In reading, one senses care, insight and structure in the questions – whether they are more generic or directed at specific issues – with a view to drawing out relevant and helpful answers.  The reader is reminded that wise men can differ.  For example, some advocate that the pastor take pains to keep abreast of theological developments and deviations, others dismiss making too much of such a practice.  Sometimes shared principle gives rise to subtly-differentiated practice, demonstrating legitimate variety as to how one goes about the business of feeding the sheep while driving off the wolves.

However, there are also clear patterns in the book.  Along the way there are some brilliant gems to be collected, pithy nuggets of truth dropped almost casually into the individual conversation, including a good number of practical, pastoral counsels to be gleaned.  While these random jewels are worth collecting, it is the developing seams of emphasis that are more worth tracing.  Several notes are sounded repeatedly: the importance of firmly grasping the cardinal doctrines of Christian orthodoxy; the value of the historic confessions of faith that have served past generations so well as frameworks of truth; the need of clear conviction regarding the Scriptures as the very word of the living God; the helpfulness of a genuine historical awareness and insight – a clear and sound sense of where the church has come from and what she has already encountered along the way; the significance of the local church, and the part that membership of a healthy local congregation plays in preserving truth, and preserving from error; the value of clear, systematic, expository ministry.  That these notes chime so often, in different language, in different contexts, from different men, in response to different questions, suggests the weight that ought to be attached to these issues.

With regard to error itself, there are also valuable patterns to observe.  It is interesting that only Conrad Mbewe (with R. Scott Clark receiving an honourable mention) highlights the issue of charismatic teaching: is this an indication of a change of stance or emphasis further west?  Has the prominence of ‘Reformed Charismatics’ in the resurgence of ‘the New Calvinism’ had an effect?  For most of these men, the New Perspective on Paul and the Federal Vision are at the forefront of the issues that need to be confronted in the church today (including on the ground in the life of local churches).  These issues, and the related web of errors that sit within and alongside them, crop up repeatedly.  What distresses without particularly surprising is how many of the cardinal doctrines of historic Reformed Christianity are once more considered up for grabs.  These are not new battles, though, and much is to be learned from those who have gone before.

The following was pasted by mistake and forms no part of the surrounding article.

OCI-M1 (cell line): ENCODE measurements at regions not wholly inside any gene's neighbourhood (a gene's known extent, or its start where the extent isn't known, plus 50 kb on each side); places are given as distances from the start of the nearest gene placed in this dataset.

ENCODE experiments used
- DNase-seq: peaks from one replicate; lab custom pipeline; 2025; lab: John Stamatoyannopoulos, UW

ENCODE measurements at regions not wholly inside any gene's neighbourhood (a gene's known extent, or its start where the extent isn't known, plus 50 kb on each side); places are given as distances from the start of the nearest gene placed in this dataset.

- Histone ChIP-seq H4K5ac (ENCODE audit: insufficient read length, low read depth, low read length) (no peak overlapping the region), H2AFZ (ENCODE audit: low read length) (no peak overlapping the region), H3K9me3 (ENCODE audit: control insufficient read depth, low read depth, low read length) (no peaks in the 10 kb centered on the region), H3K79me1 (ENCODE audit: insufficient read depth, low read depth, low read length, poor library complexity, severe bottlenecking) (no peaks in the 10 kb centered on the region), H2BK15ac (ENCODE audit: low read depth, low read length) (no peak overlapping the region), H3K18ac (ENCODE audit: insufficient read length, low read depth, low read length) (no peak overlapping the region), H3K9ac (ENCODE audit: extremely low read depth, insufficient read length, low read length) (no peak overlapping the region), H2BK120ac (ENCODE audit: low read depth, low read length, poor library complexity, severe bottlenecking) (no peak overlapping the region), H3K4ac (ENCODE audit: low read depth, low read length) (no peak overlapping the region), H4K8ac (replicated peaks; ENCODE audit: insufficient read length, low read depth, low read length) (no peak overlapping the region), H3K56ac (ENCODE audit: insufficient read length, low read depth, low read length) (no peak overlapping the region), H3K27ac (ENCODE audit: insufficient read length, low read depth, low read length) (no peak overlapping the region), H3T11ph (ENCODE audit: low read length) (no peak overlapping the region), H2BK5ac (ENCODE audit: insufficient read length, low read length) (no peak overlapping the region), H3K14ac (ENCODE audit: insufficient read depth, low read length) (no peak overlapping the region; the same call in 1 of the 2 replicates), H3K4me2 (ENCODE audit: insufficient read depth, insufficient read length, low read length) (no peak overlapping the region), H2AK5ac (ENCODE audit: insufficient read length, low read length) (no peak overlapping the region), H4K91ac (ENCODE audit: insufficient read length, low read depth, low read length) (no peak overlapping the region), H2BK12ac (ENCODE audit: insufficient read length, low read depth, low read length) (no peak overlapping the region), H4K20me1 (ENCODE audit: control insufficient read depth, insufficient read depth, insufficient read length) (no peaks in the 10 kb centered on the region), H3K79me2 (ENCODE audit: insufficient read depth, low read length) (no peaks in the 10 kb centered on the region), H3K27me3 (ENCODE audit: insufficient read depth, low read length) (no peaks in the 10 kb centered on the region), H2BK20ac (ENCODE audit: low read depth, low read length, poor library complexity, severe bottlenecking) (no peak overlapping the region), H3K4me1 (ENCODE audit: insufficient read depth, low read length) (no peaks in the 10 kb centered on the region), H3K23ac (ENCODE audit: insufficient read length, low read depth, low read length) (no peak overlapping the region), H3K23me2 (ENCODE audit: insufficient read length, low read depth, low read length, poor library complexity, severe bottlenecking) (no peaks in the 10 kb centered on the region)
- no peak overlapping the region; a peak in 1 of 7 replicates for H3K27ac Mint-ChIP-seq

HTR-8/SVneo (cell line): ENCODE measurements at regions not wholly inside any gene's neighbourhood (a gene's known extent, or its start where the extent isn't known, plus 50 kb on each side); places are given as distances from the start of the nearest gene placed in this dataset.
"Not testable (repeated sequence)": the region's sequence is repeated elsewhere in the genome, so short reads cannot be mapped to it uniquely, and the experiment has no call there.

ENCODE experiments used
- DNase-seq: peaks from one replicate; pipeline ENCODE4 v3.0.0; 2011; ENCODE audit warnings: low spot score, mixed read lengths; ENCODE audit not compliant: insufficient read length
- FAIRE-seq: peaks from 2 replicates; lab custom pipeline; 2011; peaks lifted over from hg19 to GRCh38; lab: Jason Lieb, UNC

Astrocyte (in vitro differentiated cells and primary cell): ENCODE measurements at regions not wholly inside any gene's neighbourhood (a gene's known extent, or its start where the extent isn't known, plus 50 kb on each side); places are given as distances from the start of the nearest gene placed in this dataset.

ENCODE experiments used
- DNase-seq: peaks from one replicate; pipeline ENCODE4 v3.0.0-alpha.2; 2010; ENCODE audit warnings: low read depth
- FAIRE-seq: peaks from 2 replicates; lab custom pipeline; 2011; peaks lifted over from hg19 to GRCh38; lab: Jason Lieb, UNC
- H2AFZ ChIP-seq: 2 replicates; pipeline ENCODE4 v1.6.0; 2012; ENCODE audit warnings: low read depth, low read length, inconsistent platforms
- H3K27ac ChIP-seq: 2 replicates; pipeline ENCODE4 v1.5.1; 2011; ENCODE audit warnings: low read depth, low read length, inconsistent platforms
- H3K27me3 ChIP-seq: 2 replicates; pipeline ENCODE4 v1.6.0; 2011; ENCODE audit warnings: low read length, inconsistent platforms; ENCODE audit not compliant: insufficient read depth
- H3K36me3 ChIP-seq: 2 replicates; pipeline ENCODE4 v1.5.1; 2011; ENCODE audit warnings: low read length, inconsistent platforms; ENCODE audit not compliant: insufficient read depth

Another thread concerns the shortness of the distance from orthodoxy to heterodoxy: no chasm this, but rather a hair’s breadth.  Falsehood is most effective when it is perverted or exaggerated truth.  The ease with which it is possible to slip into error is a constant warning, and the necessity of sometimes fine and accurate distinctions is always before us.

One helpful emphasis concerns the purpose of confronting error: it is not point-scoring, nor scalp-hunting.  Rather, we are to seek, in love, to win back the wanderers.  While we find a fundamental hope that all can be recovered, there is a note of practical pessimism as several experienced men lament how few individuals and institutions, once they have left the old paths, have been recovered to them.  Alongside of this is another warning note: the dangers of pride on account of an orthodox reputation, and therefore the need to walk closely with God if we are not to slip into error or heresy ourselves, or to become calloused and crass, making ourselves more an aggressive watchdog than a righteous watchman, notching our belts over how many errorists we blew out of the water with our last sermonic broadside.